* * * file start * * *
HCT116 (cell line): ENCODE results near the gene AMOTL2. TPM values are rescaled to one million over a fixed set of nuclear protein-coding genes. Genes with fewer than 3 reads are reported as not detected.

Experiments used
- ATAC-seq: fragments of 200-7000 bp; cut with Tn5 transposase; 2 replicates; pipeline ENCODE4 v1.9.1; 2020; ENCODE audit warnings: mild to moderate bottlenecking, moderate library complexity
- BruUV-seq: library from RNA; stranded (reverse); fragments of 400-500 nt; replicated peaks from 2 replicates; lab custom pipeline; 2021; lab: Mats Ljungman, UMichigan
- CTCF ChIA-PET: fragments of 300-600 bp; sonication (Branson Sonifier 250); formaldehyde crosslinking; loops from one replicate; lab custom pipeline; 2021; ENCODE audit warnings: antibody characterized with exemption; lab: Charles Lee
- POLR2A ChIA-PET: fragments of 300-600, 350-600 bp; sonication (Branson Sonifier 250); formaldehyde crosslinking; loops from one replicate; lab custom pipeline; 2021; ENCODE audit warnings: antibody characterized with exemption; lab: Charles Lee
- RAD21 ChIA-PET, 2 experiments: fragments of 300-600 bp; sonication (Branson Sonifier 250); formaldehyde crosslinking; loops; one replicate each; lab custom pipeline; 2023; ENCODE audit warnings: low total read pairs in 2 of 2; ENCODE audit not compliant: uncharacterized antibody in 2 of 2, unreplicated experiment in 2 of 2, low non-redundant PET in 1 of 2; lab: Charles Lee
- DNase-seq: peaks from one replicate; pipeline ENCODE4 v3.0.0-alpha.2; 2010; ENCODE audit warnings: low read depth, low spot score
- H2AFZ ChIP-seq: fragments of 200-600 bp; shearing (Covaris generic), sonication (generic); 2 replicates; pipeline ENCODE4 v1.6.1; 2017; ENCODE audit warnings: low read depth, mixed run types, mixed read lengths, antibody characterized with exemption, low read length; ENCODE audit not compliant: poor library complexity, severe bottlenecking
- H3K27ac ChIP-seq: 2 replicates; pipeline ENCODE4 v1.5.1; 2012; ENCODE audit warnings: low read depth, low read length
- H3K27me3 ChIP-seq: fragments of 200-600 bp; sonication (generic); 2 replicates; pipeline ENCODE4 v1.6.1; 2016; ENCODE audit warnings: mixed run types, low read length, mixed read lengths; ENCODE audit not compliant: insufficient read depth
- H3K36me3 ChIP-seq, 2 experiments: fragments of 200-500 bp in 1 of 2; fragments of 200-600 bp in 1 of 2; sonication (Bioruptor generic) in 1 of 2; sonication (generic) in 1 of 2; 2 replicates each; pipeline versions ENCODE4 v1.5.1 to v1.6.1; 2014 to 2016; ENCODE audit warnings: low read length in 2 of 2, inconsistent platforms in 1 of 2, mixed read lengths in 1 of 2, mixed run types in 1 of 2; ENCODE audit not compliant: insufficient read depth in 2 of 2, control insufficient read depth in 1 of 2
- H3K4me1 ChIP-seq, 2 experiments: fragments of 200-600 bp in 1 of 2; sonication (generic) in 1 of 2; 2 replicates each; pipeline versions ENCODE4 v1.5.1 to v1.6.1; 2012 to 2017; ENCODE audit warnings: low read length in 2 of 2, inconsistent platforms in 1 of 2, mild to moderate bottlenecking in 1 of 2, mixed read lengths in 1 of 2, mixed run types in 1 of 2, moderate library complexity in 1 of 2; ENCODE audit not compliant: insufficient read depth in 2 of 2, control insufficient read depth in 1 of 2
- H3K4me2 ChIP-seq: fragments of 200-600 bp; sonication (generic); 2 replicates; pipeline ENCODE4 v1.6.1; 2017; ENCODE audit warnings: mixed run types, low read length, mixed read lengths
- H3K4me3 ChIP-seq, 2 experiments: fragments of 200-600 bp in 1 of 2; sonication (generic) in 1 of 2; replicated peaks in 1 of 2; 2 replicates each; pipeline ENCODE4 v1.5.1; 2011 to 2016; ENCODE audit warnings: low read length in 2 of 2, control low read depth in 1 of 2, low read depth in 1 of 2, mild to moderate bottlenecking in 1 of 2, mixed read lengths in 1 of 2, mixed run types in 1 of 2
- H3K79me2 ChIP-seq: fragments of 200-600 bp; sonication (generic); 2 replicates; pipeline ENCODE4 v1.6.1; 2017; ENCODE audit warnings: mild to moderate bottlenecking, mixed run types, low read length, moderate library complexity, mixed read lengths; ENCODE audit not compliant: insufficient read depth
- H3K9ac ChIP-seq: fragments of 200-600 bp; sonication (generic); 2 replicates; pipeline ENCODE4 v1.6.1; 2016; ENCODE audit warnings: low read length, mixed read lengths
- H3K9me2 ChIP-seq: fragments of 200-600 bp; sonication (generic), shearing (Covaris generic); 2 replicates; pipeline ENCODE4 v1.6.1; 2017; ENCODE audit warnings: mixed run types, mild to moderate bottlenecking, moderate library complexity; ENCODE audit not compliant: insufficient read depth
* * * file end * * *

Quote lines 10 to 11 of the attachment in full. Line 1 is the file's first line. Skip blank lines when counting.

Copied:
- H3K27ac ChIP-seq: 2 replicates; pipeline ENCODE4 v1.5.1; 2012; ENCODE audit warnings: low read depth, low read length
- H3K27me3 ChIP-seq: fragments of 200-600 bp; sonication (generic); 2 replicates; pipeline ENCODE4 v1.6.1; 2016; ENCODE audit warnings: mixed run types, low read length, mixed read lengths; ENCODE audit not compliant: insufficient read depth